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Updated by Joanna James on Jun 23, 2019
Headline for Traditional Kandyan Arts & Crafts - Embrace Kandyan Culture
Joanna James Joanna James
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Traditional Kandyan Arts & Crafts - Embrace Kandyan Culture

Perched on the Kandy plateau, the city of Kandy was once home to Sri Lanka's kings. Tourists can catch a glimpse of the past as they explore the beauty of Kandy's indigenous arts and crafts.


Kandyan Dancing

Visitors to Sri Lanka often have the chance to catch a glimpse of Kandyan dancing as this special dance form is performed at temples, religious festivals such as Peraheras and weddings. Traditionally, performed without music and generally only to percussion, Kandyan dancing is an unforgettable experience. Kandyan dancing can be seen during the Kandy Esala Perahera which is a festival centred around a religious relic is held in July and if you are in Kandy at that time, there are many accommodation options available such as the Kings Pavilion Kandy. However, please note that it would be advisable to quickly book your hotel, Kandy can get quite crowded!


Kandyan Jewellery

In ancient Kandyan culture, both men and women loved to adorn themselves with jewellery. It is, therefore, no surprise that Kandyan jewellery has almost achieved an art form. Even in modern day Sri Lanka, it is common to see brides dressed in Kandyan bridal wear and covered with traditional Kandyan jewellery. Investing in some Kandyan jewellery would be a great souvenir as you can take home something truly special.


Sesath Work

The Sesath is, in essence, a highly artistic sunshade which was commonly used during the days of the Kandyan Kingdom and was carried by attendants to shield the nobility from the sun. Having a Sesath was once a status symbol in Sri Lanka and old Kandyan families were proud of their Sesaths. Today, they are largely used in homes as decorations or can be seen at religious processions such as Peraheras.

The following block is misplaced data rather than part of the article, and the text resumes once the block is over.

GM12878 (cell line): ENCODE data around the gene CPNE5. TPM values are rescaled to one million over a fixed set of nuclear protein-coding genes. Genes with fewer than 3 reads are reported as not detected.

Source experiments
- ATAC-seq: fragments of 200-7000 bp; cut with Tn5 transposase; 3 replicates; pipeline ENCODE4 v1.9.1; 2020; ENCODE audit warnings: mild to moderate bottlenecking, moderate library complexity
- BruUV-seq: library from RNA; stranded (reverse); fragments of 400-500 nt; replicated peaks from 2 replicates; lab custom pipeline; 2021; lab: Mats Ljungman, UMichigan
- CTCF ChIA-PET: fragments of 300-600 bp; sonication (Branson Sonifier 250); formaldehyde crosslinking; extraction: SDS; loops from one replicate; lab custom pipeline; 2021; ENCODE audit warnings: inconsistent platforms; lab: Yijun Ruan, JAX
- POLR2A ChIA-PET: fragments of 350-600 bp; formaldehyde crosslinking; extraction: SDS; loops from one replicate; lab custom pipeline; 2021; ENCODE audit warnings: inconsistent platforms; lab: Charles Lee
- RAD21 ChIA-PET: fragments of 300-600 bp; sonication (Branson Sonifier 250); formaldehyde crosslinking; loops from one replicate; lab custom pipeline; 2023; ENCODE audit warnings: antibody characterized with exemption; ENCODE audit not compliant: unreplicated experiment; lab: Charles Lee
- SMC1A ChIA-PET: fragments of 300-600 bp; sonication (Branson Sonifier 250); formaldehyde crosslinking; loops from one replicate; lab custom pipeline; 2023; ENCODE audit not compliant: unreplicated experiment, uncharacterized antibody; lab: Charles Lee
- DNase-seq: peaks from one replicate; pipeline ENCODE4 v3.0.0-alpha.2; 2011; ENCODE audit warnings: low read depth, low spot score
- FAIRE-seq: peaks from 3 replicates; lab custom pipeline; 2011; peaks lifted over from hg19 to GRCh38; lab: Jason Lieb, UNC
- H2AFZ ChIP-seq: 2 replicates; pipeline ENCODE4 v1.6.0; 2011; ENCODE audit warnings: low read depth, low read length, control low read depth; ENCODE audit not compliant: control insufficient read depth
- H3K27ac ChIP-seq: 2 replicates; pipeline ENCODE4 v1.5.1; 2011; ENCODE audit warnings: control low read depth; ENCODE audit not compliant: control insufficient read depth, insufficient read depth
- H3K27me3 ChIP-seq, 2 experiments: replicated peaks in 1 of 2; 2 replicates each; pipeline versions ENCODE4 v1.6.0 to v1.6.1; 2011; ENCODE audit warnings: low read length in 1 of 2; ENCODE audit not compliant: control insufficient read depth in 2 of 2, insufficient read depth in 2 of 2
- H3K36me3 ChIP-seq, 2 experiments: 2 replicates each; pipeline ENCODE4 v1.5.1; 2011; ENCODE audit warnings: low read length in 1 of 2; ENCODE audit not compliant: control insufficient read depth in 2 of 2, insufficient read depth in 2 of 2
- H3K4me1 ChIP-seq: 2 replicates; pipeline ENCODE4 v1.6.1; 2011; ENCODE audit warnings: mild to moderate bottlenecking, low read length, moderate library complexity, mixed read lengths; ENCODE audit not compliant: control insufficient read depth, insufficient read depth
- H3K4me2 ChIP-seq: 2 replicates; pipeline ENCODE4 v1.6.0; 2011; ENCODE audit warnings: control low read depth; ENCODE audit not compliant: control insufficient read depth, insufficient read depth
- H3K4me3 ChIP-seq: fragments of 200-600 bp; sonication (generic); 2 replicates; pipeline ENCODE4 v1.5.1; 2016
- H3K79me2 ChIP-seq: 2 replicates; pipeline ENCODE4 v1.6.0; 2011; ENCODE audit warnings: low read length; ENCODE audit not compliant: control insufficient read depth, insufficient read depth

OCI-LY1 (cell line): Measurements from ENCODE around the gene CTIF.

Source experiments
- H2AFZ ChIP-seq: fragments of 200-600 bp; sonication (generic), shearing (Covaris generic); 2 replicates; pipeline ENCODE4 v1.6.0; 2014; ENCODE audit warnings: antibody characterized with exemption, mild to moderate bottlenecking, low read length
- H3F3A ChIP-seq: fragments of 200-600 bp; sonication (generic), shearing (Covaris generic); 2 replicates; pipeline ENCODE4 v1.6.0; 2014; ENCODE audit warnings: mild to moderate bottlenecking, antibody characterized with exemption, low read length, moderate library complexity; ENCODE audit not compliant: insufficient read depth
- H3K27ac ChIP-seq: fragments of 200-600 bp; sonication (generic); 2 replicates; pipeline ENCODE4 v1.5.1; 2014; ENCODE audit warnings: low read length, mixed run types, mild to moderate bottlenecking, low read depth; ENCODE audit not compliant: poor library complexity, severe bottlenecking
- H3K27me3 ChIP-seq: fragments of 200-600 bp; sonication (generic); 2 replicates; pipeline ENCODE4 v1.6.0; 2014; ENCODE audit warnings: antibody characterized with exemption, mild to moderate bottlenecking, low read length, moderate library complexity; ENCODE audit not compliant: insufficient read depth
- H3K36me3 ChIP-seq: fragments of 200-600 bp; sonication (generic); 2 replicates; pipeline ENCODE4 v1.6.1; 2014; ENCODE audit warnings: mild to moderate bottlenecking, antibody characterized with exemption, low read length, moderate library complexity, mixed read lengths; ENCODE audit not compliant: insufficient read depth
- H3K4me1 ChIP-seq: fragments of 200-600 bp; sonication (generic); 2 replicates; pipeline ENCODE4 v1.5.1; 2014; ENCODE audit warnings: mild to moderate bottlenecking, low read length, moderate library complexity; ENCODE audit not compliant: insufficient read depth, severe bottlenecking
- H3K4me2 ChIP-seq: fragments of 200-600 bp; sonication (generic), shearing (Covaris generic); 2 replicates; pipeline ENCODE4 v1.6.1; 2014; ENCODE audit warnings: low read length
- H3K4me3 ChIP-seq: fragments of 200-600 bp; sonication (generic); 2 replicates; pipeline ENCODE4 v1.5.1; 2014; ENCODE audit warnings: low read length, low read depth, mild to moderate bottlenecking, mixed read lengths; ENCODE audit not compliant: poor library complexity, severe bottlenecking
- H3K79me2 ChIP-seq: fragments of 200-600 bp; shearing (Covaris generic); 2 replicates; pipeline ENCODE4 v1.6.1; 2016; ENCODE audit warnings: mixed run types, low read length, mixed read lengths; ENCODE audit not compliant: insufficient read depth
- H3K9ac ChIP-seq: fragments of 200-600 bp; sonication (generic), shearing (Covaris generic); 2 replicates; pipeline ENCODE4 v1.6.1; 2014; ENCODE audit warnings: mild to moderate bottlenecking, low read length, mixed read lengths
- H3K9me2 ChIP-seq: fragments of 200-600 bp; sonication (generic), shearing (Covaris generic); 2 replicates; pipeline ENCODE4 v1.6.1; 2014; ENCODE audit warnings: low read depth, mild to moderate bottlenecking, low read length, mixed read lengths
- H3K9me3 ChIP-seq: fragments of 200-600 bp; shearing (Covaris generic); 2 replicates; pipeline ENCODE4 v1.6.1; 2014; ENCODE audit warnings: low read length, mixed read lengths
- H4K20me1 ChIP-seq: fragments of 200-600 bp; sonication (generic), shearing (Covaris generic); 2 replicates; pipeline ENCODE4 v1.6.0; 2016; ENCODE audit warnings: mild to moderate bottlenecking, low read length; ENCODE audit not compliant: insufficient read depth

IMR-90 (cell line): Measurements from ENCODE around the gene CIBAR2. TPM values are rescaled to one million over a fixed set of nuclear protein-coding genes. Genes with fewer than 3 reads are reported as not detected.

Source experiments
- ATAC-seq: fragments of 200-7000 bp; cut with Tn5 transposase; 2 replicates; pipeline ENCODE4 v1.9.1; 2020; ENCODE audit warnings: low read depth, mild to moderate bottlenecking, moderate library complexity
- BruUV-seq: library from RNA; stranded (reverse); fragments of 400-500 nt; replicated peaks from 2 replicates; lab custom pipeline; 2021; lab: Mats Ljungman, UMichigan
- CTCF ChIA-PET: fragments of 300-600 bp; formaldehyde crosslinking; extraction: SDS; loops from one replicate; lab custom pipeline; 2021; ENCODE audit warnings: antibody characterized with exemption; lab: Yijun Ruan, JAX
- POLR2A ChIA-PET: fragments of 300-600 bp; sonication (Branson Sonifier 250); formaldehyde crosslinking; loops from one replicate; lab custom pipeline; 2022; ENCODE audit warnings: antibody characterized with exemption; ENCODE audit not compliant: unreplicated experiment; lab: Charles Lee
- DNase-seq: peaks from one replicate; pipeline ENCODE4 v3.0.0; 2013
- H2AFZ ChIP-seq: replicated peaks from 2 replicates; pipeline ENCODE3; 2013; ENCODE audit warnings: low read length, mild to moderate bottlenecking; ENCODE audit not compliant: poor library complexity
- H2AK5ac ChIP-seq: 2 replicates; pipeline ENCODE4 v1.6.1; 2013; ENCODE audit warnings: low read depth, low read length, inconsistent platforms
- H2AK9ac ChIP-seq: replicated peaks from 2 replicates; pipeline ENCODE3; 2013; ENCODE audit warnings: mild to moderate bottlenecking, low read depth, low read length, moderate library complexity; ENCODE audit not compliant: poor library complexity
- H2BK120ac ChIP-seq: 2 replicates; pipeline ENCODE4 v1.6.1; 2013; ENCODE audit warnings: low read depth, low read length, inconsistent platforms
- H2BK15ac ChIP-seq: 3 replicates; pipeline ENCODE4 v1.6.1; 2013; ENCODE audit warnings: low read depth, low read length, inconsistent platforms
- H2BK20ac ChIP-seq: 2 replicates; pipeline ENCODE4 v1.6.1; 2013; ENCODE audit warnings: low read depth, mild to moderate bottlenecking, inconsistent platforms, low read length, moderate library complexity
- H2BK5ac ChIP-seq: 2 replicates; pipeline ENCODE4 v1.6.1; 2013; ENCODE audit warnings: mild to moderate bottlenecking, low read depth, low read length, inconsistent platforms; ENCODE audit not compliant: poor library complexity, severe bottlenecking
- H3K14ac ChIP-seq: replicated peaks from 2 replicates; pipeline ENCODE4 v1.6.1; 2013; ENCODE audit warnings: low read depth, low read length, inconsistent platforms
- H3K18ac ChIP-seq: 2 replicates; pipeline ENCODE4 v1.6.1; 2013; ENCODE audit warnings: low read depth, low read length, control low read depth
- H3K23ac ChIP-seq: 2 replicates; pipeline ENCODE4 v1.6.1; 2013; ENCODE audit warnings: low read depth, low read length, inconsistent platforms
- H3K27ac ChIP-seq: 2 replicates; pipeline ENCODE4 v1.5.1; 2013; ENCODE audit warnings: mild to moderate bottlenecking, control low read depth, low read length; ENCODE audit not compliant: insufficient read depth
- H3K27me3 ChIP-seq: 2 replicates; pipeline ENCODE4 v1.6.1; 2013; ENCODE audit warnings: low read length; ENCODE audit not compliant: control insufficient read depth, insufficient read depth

Lacquer Work

Lacquer work or as it is known in Sinhala as 'laaksha' is the art of woodwork painting. Traditional lacquer work involves creating strikingly colourful geometric designs on wood without the use of a brush. The lacquer is, in fact, scraped or carved on to the surface of the wood. During the time of the Kandyan Kingdom, lacquer workers busied themselves by decorating the furniture of the nobility; primarily beds, flag staves, ornamental windows and walking sticks. The current generation of craftsmen in Kandy carry on their predecessors' work but they now produce beautifully designed ashtrays, jewellery boxes, flower pots and Sesaths.



Kandyan craftsmen are especially skilled in several types of weaving. Reed ware are popular products in the Kandyan region and are made by weaving Tala leaf from local palm trees and other locally grown reeds. Reed products range from mats to food baskets and they make unique souvenirs for those who want to take back a piece of the Kandyan Kingdom. The Kandy District is also famous for its mat and wall hanging weaving. The products are woven from the processed and dyed fibres of local hemp plants. The end result is an extremely colourful range of mats and wall hangings which often have floral or animal designs and geometrical patterns. Generally, craftsmen specialise in only one type of design which is passed down through the generations.